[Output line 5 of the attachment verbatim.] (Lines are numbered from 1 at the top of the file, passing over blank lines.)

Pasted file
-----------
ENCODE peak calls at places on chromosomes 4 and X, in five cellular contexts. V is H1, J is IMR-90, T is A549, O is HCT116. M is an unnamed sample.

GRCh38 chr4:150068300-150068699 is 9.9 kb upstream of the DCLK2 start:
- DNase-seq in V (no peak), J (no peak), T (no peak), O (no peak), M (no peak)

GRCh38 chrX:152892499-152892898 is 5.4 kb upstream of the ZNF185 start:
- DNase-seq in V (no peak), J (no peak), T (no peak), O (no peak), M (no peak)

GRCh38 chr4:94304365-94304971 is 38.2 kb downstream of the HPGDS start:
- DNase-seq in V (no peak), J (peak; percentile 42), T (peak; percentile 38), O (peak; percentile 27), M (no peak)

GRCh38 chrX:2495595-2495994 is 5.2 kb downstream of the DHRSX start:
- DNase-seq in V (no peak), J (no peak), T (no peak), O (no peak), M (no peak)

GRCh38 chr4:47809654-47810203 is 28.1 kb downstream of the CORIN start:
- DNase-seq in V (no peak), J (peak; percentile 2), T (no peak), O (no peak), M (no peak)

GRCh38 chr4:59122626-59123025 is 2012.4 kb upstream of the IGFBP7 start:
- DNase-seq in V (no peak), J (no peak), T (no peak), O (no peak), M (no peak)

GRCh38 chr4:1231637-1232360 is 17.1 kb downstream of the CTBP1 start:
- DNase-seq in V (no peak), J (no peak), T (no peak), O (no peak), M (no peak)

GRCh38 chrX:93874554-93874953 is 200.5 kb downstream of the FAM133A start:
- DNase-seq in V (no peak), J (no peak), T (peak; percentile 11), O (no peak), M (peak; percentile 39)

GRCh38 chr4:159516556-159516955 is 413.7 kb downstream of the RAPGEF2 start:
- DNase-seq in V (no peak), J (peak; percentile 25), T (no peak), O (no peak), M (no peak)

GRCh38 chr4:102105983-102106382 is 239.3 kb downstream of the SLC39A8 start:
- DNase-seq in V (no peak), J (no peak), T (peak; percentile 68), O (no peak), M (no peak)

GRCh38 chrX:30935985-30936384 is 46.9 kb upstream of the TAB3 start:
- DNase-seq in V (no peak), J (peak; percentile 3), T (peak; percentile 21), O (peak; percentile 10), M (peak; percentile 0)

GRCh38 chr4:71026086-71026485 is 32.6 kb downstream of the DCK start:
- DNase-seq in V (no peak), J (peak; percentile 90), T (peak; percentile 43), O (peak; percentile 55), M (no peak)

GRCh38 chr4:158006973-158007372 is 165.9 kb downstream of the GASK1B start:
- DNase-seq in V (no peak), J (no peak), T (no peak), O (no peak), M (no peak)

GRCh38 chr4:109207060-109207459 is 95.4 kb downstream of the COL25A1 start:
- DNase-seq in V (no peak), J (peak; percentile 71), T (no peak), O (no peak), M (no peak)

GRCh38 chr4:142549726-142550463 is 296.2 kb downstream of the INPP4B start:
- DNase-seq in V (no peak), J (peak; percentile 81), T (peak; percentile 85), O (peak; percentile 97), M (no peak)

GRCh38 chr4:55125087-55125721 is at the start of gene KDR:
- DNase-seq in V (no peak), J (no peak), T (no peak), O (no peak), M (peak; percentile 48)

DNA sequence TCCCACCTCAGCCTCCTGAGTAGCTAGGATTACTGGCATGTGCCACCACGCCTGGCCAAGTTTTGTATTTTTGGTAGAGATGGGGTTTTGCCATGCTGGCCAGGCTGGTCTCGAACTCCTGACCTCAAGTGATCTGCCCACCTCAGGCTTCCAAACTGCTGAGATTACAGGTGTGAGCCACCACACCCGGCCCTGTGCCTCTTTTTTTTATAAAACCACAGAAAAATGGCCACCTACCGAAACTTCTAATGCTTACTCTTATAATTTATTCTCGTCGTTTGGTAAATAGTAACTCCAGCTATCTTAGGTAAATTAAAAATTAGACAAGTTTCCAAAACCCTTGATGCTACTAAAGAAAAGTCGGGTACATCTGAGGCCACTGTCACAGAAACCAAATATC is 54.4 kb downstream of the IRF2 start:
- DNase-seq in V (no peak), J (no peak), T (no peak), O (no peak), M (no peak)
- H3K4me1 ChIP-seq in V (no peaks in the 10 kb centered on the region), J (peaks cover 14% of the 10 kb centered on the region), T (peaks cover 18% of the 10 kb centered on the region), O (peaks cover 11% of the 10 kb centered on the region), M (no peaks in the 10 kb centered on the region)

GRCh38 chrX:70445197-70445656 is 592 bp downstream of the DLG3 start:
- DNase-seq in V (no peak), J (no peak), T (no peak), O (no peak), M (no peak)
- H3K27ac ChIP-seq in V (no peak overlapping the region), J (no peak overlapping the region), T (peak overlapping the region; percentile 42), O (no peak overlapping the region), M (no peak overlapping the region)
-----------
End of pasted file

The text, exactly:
- DNase-seq in V (no peak), J (no peak), T (no peak), O (no peak), M (no peak)